Staller envisioned and chose the works for the Mead Art Museum's recent exhibition Goya: Prints of Darkness—including this 1803 Goya etching Buen Viage—and took her class to see the show.
Instructor: Natasha Staller, professor of the history of art
Class size: 25
Listed in: Art and the history of art, European studies and women’s and gender studies
Staller answers three questions about her popular course—and argues that Sharon Stone is more terrifying than Nosferatu.
Interview by Katherine Duke ’05
Q What qualities make a monster?
A I’m still trying to figure it out. Students in the course see a silent film, Nosferatu. From the first millisecond, you see this character as obviously monstrous: how he looks, walks and gestures; the shadows; his environment. He’s extraordinarily attenuated. He moves in a very, very rigid way. Nosferatu carries the plague, the Black Death. Everything about him screams “monster,” screams “other”-ness. Later in the semester, we also see what, to me, is one of the most terrifying films ever made: Basic Instinct, with Sharon Stone. I can’t believe I’m forcing myself to see this movie again; I just can’t bear to see the ending. But I feel morally bound to read and see everything again before I teach it. I can’t stand it! She looks so angelic. She looks so clean. She’s so diabolical.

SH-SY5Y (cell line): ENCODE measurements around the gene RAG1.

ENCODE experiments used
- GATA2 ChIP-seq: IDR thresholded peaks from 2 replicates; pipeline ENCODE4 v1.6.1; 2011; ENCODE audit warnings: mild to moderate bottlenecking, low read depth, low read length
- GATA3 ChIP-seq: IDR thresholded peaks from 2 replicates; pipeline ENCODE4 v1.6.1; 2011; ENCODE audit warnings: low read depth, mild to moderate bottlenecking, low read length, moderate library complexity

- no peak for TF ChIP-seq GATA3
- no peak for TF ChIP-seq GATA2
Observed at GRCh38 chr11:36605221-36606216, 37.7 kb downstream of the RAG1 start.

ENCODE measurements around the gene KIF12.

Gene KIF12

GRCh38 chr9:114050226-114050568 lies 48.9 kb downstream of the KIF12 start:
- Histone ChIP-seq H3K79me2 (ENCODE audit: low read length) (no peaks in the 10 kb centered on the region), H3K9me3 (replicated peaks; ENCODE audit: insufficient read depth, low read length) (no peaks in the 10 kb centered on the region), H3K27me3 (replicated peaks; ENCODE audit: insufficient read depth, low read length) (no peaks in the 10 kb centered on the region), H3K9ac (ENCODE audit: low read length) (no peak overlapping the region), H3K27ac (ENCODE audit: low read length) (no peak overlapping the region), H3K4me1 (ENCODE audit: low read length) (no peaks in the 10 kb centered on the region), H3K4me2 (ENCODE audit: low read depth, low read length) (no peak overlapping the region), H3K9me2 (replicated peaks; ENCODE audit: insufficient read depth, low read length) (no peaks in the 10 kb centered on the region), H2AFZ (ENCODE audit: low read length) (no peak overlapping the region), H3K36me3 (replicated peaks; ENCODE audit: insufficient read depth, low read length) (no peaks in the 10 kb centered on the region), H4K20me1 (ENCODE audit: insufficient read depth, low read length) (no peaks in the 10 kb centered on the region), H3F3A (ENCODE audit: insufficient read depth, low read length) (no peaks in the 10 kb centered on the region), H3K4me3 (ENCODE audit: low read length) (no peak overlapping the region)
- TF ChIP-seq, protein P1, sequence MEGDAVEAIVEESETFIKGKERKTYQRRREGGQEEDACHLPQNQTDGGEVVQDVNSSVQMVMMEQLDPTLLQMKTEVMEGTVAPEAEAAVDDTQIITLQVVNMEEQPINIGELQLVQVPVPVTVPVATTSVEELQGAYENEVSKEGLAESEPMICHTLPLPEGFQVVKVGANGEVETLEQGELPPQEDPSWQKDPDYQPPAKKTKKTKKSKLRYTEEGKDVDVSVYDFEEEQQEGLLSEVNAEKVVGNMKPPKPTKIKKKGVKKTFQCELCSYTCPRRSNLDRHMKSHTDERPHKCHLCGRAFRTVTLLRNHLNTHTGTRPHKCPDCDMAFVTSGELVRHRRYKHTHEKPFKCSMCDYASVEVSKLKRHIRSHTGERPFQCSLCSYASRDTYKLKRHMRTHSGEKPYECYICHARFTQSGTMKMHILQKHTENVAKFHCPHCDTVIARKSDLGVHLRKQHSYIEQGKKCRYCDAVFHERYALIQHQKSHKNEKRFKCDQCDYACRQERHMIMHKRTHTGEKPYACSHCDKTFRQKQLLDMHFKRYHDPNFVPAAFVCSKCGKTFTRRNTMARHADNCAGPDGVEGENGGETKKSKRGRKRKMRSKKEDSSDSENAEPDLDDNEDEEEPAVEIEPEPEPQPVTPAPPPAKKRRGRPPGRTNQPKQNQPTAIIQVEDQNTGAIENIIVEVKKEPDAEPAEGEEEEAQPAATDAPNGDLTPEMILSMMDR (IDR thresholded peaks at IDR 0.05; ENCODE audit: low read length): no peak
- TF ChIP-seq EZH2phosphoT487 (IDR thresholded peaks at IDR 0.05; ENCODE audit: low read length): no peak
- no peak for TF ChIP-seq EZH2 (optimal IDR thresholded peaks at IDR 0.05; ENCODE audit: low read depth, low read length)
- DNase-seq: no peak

Q How does the course relate to women’s studies?
A I’m a super-happily-married, eyeliner-wearing feminist, and my work often ends up addressing powerful, dangerous women. Witches certainly were that. And some other forms of monsters were that. As the scourge of syphilis raised its head [in the 19th century], it was ubiquitously believed that only women were carriers, and so you get the trope of the femme fatale, which then was understood to be literally a fatal woman who would kill.
Q Popular culture seems obsessed with vampires, werewolves and witches. Is that why some students are drawn to your class?
A Some clearly were coming out of that; some out of interest in video games, anime, religion, the witch trials in Salem. There are political scientists in the room, thinking about Abu Ghraib. There are always people from LJST—because we study the [Spanish] Inquisition and trials. And then, of course, there are a lot of students who love the art.
Image courtesy of Mead Art Museum